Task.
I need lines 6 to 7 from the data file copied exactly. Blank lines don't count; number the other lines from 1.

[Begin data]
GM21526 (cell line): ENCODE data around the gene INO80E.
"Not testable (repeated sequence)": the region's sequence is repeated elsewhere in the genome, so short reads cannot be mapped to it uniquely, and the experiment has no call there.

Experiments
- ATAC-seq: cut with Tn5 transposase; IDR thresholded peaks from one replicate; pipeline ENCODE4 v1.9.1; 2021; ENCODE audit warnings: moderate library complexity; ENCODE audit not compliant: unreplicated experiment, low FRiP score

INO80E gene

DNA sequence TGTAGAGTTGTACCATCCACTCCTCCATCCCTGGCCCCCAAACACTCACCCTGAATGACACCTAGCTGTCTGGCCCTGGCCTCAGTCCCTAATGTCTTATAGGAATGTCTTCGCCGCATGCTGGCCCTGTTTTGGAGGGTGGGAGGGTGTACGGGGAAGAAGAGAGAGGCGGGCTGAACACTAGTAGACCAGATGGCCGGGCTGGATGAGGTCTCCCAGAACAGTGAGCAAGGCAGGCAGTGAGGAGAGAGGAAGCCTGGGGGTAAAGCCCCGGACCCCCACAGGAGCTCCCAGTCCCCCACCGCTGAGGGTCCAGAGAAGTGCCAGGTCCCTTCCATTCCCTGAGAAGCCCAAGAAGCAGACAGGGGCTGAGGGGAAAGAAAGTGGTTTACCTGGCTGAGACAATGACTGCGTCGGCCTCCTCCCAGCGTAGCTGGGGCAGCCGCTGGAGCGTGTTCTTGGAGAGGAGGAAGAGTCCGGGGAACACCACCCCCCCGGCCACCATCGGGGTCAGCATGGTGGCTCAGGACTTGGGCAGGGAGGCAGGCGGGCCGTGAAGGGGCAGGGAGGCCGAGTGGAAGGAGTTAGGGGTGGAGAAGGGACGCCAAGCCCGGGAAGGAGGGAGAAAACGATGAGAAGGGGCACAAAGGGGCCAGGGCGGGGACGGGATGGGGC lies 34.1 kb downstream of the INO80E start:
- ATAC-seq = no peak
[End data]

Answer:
DNA sequence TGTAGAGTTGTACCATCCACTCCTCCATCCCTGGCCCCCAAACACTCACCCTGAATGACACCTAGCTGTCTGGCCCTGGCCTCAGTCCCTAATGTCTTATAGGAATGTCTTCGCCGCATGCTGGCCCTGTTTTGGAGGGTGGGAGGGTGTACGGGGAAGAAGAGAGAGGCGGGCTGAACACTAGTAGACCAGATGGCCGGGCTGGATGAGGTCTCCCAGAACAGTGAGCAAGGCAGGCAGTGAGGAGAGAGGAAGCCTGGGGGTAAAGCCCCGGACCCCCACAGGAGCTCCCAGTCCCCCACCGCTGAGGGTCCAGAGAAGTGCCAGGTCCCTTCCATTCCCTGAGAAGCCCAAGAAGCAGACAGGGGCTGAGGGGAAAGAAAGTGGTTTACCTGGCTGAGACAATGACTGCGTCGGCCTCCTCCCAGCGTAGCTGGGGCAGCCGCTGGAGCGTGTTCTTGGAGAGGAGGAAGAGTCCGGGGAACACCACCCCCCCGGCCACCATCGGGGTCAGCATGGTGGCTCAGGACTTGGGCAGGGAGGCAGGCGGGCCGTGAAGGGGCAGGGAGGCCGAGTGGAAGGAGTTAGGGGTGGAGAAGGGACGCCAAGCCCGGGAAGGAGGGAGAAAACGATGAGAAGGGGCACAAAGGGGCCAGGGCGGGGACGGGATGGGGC lies 34.1 kb downstream of the INO80E start:
- ATAC-seq = no peak